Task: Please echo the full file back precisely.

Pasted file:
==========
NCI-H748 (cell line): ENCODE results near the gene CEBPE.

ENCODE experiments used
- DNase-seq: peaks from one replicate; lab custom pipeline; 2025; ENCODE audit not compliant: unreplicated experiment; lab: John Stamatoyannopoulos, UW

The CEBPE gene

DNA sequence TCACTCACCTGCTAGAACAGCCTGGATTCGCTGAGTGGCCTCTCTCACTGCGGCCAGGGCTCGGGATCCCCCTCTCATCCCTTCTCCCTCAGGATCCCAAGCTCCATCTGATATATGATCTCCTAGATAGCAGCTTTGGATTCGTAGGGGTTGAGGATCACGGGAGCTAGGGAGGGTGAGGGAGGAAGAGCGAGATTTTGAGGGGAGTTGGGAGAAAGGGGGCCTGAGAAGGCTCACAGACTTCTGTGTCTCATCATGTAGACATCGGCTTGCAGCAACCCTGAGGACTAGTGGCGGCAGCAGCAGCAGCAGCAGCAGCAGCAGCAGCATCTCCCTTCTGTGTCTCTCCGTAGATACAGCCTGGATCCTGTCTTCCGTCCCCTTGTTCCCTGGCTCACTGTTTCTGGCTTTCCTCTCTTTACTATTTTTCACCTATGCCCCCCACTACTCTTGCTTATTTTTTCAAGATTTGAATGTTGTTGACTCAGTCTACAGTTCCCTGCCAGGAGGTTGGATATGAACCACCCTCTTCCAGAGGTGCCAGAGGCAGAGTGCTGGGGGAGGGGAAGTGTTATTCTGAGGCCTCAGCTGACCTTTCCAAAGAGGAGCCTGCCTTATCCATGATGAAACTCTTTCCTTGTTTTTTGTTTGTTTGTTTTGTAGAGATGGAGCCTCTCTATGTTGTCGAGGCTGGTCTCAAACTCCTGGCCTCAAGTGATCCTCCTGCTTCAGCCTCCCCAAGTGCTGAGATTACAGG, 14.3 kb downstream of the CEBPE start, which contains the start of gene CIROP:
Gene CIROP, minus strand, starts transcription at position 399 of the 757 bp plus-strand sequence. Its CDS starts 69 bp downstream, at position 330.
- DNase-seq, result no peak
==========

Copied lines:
NCI-H748 (cell line): ENCODE results near the gene CEBPE.

ENCODE experiments used
- DNase-seq: peaks from one replicate; lab custom pipeline; 2025; ENCODE audit not compliant: unreplicated experiment; lab: John Stamatoyannopoulos, UW

The CEBPE gene

DNA sequence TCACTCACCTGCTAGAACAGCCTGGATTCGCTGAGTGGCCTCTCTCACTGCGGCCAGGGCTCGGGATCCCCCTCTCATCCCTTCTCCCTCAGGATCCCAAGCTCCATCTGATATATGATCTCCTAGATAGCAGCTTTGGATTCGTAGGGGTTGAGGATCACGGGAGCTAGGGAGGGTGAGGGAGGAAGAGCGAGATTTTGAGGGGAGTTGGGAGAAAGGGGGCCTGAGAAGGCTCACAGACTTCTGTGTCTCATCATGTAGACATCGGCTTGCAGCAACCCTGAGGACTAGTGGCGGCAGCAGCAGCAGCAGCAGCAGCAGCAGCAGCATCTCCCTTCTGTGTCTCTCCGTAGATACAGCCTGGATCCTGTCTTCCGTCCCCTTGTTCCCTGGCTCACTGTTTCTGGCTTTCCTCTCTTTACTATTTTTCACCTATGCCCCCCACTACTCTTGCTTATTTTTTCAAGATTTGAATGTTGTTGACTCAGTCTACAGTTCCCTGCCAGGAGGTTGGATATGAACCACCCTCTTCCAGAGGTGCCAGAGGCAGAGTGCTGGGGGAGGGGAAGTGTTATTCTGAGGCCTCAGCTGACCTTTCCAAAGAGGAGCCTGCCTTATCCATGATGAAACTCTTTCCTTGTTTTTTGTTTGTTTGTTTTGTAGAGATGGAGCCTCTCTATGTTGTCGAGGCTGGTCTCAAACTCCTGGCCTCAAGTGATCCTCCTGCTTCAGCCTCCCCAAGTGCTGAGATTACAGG, 14.3 kb downstream of the CEBPE start, which contains the start of gene CIROP:
Gene CIROP, minus strand, starts transcription at position 399 of the 757 bp plus-strand sequence. Its CDS starts 69 bp downstream, at position 330.
- DNase-seq, result no peak